There's the classic Rolf Harris parody:

http://www.youtube.com/watch?v=_1sXEI91QVY


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Subject: RE: English Country Garden - Parody
From: Acorn4
Date: 22 Mar 11 - 05:18 AM

I'm sure Rolf Harris did a parody of this song.


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Subject: RE: English Country Garden - Parody
From: Acorn4
Date: 22 Mar 11 - 05:26 AM

found it:-

As recorded by ROLF HARRIS
(Traditional - Re-arranged by Robert Jordan & Cecil Sharp):


How many gentle flowers grow
In an English country garden?
I'll tell you now of some of them I know
And those I miss you'll surely pardon
Daffodils, heart's ease and flox
Meadowsweet and lilies, stocks
Gentle lupins and tall hollyhocks
Roses, foxgloves, snowdrops and forget-me-nots
In an English country garden

How many insects build their homes
In an English country garden?
I'll tell you now of some of them I know
And those I miss I trust you will pardon
Dragonflies and moths and bees
Spiders falling from the trees
Butterflies sway in the cool gentle breeze
There are wasps' empty homes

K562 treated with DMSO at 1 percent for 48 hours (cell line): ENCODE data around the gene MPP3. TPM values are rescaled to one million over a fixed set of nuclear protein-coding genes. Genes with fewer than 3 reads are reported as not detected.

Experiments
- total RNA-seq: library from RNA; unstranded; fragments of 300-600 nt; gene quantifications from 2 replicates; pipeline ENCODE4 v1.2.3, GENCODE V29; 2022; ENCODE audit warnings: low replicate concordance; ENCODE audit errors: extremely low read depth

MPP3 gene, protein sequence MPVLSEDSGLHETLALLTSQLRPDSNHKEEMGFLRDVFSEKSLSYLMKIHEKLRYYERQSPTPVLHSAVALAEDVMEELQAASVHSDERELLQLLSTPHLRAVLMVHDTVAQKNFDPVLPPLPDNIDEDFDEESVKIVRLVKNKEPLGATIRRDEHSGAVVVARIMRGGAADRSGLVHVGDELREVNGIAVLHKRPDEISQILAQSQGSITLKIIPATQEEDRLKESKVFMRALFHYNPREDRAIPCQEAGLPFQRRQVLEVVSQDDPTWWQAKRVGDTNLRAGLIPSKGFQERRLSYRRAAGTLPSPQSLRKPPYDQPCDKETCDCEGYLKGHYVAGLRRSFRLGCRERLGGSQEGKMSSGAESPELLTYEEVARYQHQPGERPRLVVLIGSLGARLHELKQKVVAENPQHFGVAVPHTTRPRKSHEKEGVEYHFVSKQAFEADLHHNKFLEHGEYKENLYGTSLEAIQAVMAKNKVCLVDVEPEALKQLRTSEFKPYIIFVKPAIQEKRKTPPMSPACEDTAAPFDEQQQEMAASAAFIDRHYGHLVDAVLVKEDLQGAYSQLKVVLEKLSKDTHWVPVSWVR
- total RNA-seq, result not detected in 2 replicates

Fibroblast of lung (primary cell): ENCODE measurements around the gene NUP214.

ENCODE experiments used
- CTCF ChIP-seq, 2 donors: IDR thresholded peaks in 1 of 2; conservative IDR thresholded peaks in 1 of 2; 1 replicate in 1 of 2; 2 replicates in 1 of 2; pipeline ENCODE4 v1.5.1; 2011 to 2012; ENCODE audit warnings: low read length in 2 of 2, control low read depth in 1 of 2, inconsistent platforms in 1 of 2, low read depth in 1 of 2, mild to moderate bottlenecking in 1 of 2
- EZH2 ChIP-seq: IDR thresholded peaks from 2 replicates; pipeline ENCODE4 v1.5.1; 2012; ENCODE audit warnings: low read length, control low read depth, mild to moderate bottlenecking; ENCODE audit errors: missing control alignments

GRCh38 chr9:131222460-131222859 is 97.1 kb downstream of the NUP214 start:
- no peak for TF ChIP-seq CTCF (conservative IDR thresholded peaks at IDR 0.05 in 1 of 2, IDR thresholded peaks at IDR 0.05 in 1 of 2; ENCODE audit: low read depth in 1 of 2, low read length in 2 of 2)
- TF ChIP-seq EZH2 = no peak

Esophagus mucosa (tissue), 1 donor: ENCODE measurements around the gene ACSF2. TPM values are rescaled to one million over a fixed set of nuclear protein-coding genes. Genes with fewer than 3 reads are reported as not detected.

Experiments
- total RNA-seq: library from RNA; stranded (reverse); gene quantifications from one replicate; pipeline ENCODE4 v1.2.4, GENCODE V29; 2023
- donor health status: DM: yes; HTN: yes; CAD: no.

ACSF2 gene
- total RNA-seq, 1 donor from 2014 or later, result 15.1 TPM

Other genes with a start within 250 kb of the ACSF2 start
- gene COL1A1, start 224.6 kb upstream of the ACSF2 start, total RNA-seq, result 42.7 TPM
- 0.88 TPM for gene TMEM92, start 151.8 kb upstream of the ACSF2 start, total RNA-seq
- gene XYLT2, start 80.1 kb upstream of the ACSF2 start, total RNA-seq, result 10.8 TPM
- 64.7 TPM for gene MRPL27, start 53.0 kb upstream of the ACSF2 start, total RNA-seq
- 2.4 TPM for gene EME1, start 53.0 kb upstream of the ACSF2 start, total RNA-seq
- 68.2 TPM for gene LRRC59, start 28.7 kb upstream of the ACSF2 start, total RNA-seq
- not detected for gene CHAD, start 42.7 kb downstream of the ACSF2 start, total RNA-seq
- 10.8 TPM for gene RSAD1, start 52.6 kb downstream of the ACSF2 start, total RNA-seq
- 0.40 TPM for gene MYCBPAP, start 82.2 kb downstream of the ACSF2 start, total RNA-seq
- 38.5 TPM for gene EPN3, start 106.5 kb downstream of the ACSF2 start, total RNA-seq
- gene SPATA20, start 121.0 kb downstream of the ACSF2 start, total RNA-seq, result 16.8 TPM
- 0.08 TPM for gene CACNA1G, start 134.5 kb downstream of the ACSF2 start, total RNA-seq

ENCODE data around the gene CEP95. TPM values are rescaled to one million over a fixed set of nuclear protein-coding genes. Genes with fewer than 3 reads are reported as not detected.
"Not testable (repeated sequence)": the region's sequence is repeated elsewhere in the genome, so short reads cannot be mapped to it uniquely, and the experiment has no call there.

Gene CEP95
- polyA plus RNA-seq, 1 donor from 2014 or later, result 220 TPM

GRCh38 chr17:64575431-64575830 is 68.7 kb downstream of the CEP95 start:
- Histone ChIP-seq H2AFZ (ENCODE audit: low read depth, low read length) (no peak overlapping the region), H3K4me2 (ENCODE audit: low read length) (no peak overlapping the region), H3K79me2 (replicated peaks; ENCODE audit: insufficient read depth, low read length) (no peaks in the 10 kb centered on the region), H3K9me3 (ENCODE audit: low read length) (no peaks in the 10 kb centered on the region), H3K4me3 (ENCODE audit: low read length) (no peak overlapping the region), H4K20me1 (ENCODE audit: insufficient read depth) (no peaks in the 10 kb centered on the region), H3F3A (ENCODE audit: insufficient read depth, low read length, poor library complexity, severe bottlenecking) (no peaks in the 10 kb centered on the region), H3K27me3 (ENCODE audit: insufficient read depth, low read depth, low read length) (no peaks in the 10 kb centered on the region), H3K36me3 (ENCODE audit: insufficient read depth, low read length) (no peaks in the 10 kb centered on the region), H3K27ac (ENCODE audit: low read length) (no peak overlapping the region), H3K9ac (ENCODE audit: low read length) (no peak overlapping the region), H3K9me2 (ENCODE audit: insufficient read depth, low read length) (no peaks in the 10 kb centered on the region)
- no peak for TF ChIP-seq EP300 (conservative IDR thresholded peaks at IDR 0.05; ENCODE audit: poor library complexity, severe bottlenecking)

And tiny little gnomes
In an English country garden

How many songbirds.....

SPOKEN: Actually, I've seen some of these gardens they talk about.
And the sort of impression you get is that it's....

Wet underfoot and the leaves are thick with soot
In an English country garden
Newspapers torn and strewn across the lawn
In an english country garden
Litter, garbage in the yards
Little doggies' calling cards
One scraggy rosebud peering through the weeds
For they've all downed tools
While they do their football pools
In an English country garden


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Subject: RE: English Country Garden - Parody
From: Wolfhound person
Date: 22 Mar 11 - 05:27 AM

I could have heard it from any of Diz Disley, Alex Atterson or others in Norwich c. 1969.

I remember "Half a ton of broken bricks, several tons of ready-mix"

but the words did vary slightly from date to date.

Paws


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Subject: RE: English Country Garden - Parody
From: Dave Hanson
Date: 22 Mar 11 - 07:26 AM

Jim, it surely must have been your song I was thinking of, I heard someone [ perhaps Dominic ] sing it at the Grass Roots Folk Club in Halifax in the late sixties.

Dave H


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Subject: RE: English Country Garden - Parody
From: Jim McLean
Date: 22 Mar 11 - 08:29 AM

Dave, Dominic also wrote a parody: One part I remeber is:

How many of your best friends are Jews,
In an English Country Garden,
If jackboots were marching which would you choose,
In an English Country Garden,
Israel or Palastine,
Jesus Christ or Einstein,
Which one, what one, slowly take your time
And maybe we will go to tea, benath the gallows tree,